You may have used sage from your garden to season your dinner, but this popular herb can do much more than taste delicious. It has been used for millennia as an ingredient in religious ceremonies and as a medicine. Today it is a popular herbal remedy, used to treat ailments ranging from menstrual cramps to cold sores.
The Benefits of Sage
Sage has many benefits when used on its own. It is often used to help with digestion and stimulate the appetite. It was approved by the German Commission E (the German equivalent of the United States FDA) to help soothe mild stomach upsets. Sage can be used to help relive bloating, cramps, and gas.
Women of childbearing age can benefit from sage in several ways. It can have an effect on a woman’s menstrual cycle, slowing down excessive bleeding and helping to reduce cramps. However, this property makes it potentially unsafe for women who are pregnant. If you believe you may be pregnant, stay on the safe side and do not use this herb in amounts larger than what is used in food. Sage is also used to help slow down the production of breast milk while a child is weaning.
An interesting use for sage is to help stop excessive sweating, due to compounds called phytosterols. Menopausal women may wish to take sage extract before sleeping to help control night sweats.
Sage has been looked to as a way to address cold symptoms. It has been referenced as far back as the first century, where the Greek physician Dioscorides recommended adding its juice to warm water to treat coughs and hoarseness. German natural health practitioners recommend gargling with cooled sage tea to reduce coughs and sore throats. It can also help to dry up phlegm.
Sage and Rhubarb
A German study found an interesting use for sage. Combined with rhubarb, it makes for an effective cold sore cream. The study found that a cream made of sage and rhubarb is as effective as a commercial cream in treating cold sores. The cream must have rhubarb in it to be most effective – sage on its own is not as active in this situation.
When used as a remedy, sage is most commonly prepared as a tea. It is an herb that is easily grown at home in a garden or on a kitchen windowsill, making it easy for many to harvest and use on a regular basis. Sage tea can be made with fresh leaves. Simply pour eight ounces of boiling water over ten fresh leaves. Allow the mixture to steep for five minutes and then strain. If you prefer, dried sage can be used as well – use one heaping teaspoon for every eight ounces of water.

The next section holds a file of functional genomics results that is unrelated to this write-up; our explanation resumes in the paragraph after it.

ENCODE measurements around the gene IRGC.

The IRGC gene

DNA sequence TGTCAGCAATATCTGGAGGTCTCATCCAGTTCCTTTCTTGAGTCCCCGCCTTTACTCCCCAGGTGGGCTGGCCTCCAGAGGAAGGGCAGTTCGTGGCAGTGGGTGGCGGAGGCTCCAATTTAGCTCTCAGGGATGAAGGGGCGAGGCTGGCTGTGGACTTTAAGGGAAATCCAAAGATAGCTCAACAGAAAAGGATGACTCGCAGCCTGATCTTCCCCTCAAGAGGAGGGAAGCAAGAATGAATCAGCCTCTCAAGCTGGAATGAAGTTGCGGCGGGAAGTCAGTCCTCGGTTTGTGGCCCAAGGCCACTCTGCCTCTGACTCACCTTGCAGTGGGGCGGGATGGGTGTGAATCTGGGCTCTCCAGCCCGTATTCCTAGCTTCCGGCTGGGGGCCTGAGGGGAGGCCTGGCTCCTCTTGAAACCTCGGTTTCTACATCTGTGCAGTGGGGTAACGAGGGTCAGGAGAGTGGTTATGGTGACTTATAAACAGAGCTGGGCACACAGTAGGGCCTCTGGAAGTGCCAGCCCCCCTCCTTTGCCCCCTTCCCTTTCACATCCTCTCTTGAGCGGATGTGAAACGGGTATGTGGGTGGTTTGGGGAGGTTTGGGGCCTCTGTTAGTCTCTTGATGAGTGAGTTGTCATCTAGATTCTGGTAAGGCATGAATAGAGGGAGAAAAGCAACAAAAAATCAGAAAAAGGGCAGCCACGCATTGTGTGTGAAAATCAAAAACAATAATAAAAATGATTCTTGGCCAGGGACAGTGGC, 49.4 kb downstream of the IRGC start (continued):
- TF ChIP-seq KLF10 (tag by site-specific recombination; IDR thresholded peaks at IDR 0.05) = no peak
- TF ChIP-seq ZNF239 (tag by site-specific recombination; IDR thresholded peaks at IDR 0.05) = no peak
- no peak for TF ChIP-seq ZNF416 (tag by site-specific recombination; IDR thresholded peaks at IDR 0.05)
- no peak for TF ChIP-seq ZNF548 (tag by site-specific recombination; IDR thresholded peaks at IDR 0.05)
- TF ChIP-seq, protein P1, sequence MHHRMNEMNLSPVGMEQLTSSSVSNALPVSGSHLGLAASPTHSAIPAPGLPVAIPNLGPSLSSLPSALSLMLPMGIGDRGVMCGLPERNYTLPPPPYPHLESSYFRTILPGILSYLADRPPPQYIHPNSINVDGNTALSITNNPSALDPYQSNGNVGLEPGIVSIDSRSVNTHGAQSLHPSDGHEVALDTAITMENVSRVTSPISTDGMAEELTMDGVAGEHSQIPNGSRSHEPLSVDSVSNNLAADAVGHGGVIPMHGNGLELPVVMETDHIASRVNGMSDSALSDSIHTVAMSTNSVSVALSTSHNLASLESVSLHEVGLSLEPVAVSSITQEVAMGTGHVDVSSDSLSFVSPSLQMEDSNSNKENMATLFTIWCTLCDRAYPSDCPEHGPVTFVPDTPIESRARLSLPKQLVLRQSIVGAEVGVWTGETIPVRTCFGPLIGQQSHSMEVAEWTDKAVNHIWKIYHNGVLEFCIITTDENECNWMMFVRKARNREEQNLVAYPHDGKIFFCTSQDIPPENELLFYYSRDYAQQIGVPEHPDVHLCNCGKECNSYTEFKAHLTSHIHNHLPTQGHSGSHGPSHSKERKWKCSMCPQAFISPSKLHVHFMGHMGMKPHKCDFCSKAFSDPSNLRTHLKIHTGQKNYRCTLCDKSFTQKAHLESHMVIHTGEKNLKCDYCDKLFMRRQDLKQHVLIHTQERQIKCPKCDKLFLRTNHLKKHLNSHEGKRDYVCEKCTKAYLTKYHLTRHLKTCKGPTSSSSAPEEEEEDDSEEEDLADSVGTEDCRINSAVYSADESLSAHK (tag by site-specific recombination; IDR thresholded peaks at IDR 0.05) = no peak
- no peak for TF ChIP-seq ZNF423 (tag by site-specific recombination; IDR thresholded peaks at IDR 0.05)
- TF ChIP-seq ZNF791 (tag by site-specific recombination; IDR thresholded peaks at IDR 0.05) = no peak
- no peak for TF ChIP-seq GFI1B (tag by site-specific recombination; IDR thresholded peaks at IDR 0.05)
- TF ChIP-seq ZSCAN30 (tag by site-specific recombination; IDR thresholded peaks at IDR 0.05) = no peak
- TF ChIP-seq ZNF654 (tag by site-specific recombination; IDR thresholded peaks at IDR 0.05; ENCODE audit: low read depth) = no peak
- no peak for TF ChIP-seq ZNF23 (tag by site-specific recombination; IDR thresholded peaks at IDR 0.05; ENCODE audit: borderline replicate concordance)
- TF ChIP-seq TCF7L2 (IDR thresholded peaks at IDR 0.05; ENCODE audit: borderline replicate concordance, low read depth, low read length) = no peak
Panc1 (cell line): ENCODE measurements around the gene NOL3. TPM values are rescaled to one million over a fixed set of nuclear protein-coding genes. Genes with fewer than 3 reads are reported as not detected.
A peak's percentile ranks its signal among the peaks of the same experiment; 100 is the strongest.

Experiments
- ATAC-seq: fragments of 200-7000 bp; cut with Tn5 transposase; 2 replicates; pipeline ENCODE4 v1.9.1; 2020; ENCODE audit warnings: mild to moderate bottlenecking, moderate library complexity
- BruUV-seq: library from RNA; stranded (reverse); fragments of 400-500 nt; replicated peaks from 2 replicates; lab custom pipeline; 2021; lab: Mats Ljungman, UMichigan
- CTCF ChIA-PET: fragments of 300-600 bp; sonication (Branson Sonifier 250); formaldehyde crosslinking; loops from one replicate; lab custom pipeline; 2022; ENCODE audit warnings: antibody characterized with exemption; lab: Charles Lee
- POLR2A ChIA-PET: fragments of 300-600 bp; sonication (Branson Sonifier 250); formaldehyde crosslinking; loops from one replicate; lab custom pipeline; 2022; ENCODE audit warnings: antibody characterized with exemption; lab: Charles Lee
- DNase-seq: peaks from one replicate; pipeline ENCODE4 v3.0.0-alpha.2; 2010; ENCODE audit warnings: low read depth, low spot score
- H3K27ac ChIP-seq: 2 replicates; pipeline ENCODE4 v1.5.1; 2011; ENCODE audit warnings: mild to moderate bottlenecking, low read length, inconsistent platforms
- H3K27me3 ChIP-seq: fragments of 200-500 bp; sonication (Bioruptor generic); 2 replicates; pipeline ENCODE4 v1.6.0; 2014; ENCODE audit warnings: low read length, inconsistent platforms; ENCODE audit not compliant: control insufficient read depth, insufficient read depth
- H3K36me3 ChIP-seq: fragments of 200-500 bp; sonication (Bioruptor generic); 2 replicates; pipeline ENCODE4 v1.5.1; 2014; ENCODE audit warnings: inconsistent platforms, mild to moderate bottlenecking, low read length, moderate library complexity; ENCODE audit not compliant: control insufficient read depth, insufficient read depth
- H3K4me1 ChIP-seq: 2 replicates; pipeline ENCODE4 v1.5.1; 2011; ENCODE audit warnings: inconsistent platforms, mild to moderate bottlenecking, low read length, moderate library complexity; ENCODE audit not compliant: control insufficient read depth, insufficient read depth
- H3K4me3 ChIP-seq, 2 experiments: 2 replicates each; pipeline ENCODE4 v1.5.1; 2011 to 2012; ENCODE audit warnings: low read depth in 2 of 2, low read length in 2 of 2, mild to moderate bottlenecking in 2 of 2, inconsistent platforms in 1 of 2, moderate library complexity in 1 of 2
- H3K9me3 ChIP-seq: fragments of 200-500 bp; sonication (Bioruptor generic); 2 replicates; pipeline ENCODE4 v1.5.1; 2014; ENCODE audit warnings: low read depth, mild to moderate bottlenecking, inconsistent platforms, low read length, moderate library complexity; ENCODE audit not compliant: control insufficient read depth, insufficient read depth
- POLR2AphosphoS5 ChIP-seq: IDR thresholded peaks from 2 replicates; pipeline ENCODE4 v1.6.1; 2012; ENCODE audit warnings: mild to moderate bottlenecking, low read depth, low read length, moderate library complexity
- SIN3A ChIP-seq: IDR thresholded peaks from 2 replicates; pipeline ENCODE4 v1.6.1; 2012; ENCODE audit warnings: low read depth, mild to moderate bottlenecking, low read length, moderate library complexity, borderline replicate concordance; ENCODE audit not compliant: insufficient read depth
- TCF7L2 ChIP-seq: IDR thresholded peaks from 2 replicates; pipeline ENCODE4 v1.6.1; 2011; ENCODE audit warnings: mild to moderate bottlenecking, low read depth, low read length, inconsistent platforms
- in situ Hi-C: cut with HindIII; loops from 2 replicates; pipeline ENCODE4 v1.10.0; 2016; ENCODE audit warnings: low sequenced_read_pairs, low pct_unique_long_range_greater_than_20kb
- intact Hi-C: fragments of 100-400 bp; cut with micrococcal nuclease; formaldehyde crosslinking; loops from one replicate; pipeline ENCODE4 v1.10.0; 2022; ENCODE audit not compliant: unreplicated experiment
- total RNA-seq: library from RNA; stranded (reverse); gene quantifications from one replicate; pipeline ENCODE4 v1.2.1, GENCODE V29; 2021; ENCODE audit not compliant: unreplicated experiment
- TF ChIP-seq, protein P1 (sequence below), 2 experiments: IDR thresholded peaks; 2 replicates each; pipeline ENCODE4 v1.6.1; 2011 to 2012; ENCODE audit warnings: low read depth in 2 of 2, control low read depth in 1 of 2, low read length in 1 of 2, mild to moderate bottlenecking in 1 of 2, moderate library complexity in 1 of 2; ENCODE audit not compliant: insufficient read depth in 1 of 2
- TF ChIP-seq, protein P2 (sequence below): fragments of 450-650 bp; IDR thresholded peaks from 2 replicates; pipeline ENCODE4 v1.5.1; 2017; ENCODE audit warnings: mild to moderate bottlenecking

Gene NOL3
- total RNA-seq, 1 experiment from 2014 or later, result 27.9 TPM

Many people find the taste of sage tea to be off-putting. Its astringent nature makes the tea very bitter, but you can cut the taste by adding other herbs. Lemongrass, mint, and chamomile are popular additions. You can also sweeten the tea with honey.
If tea is not to your taste, you can still get many of sage’s benefits through a tincture. Sage tinctures can be purchased at natural food stores or made at home. To make a homemade tincture, allow several handfuls of fresh, washed sage to dry overnight. Chop the dried leaves and place them in a 1-pint glass jar. Pour alcohol (brandy and vodka are common choices) over the leaves, filling the jar most of the way to the top. Cover the jar and let it sit in a dark, cool place for two weeks, shaking it once a day. After two weeks, strain out the plant material with a cheese cloth. Take 1/8 of a teaspoon in a bit of water every day if you start to notice the signs of a cold.
Sage and Seizures
There have been a few reports that high concentrations of thujone, a chemical found in sage, can cause seizures in people who are epileptic. There is little risk of this when taken in the amounts usually found in food, but if consumed regularly as a medicine there is a chance that unwanted side effects can occur. Be cautious if you fall into this category.
Sage is a delicious seasoning and a useful remedy for many common health problems. It is a worthy addition to any herbalist’s medicine cabinet.